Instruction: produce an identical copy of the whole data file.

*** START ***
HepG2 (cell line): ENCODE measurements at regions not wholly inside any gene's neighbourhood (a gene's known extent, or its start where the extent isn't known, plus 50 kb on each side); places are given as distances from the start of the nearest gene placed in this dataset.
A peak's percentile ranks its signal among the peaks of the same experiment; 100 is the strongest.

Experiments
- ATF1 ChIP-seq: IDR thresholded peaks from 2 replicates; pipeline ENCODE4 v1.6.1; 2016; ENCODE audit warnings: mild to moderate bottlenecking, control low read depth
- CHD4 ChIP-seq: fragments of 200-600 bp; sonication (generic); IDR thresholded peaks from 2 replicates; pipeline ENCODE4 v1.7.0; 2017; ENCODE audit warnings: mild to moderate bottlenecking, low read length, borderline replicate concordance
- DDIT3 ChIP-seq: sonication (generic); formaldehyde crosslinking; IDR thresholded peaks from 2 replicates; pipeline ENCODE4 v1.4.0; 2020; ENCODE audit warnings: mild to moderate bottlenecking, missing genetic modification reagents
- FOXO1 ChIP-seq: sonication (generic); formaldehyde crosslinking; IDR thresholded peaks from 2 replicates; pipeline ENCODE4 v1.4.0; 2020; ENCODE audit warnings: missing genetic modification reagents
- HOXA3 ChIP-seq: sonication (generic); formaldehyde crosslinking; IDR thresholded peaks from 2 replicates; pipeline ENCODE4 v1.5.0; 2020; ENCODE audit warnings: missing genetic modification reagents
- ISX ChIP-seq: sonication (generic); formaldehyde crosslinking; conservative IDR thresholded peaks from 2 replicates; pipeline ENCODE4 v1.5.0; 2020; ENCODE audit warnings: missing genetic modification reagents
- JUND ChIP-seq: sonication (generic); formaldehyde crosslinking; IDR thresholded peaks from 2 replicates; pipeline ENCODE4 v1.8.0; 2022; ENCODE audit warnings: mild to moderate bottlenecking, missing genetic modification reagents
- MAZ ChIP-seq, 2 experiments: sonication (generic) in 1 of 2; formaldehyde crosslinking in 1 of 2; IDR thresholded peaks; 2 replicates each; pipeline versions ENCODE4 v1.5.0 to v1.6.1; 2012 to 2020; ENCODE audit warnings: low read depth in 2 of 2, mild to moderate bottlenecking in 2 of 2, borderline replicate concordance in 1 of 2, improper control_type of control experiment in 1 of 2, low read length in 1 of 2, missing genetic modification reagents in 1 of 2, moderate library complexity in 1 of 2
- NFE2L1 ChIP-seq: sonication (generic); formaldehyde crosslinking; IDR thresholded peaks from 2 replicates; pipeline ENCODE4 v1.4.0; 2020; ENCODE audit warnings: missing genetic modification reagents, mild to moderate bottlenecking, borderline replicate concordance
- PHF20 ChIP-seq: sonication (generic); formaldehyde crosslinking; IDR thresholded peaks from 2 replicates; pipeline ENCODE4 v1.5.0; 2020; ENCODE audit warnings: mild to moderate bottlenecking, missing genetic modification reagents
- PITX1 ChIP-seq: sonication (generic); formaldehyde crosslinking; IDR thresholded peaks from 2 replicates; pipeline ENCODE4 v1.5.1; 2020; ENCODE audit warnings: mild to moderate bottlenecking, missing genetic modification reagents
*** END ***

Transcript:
HepG2 (cell line): ENCODE measurements at regions not wholly inside any gene's neighbourhood (a gene's known extent, or its start where the extent isn't known, plus 50 kb on each side); places are given as distances from the start of the nearest gene placed in this dataset.
A peak's percentile ranks its signal among the peaks of the same experiment; 100 is the strongest.

Experiments
- ATF1 ChIP-seq: IDR thresholded peaks from 2 replicates; pipeline ENCODE4 v1.6.1; 2016; ENCODE audit warnings: mild to moderate bottlenecking, control low read depth
- CHD4 ChIP-seq: fragments of 200-600 bp; sonication (generic); IDR thresholded peaks from 2 replicates; pipeline ENCODE4 v1.7.0; 2017; ENCODE audit warnings: mild to moderate bottlenecking, low read length, borderline replicate concordance
- DDIT3 ChIP-seq: sonication (generic); formaldehyde crosslinking; IDR thresholded peaks from 2 replicates; pipeline ENCODE4 v1.4.0; 2020; ENCODE audit warnings: mild to moderate bottlenecking, missing genetic modification reagents
- FOXO1 ChIP-seq: sonication (generic); formaldehyde crosslinking; IDR thresholded peaks from 2 replicates; pipeline ENCODE4 v1.4.0; 2020; ENCODE audit warnings: missing genetic modification reagents
- HOXA3 ChIP-seq: sonication (generic); formaldehyde crosslinking; IDR thresholded peaks from 2 replicates; pipeline ENCODE4 v1.5.0; 2020; ENCODE audit warnings: missing genetic modification reagents
- ISX ChIP-seq: sonication (generic); formaldehyde crosslinking; conservative IDR thresholded peaks from 2 replicates; pipeline ENCODE4 v1.5.0; 2020; ENCODE audit warnings: missing genetic modification reagents
- JUND ChIP-seq: sonication (generic); formaldehyde crosslinking; IDR thresholded peaks from 2 replicates; pipeline ENCODE4 v1.8.0; 2022; ENCODE audit warnings: mild to moderate bottlenecking, missing genetic modification reagents
- MAZ ChIP-seq, 2 experiments: sonication (generic) in 1 of 2; formaldehyde crosslinking in 1 of 2; IDR thresholded peaks; 2 replicates each; pipeline versions ENCODE4 v1.5.0 to v1.6.1; 2012 to 2020; ENCODE audit warnings: low read depth in 2 of 2, mild to moderate bottlenecking in 2 of 2, borderline replicate concordance in 1 of 2, improper control_type of control experiment in 1 of 2, low read length in 1 of 2, missing genetic modification reagents in 1 of 2, moderate library complexity in 1 of 2
- NFE2L1 ChIP-seq: sonication (generic); formaldehyde crosslinking; IDR thresholded peaks from 2 replicates; pipeline ENCODE4 v1.4.0; 2020; ENCODE audit warnings: missing genetic modification reagents, mild to moderate bottlenecking, borderline replicate concordance
- PHF20 ChIP-seq: sonication (generic); formaldehyde crosslinking; IDR thresholded peaks from 2 replicates; pipeline ENCODE4 v1.5.0; 2020; ENCODE audit warnings: mild to moderate bottlenecking, missing genetic modification reagents
- PITX1 ChIP-seq: sonication (generic); formaldehyde crosslinking; IDR thresholded peaks from 2 replicates; pipeline ENCODE4 v1.5.1; 2020; ENCODE audit warnings: mild to moderate bottlenecking, missing genetic modification reagents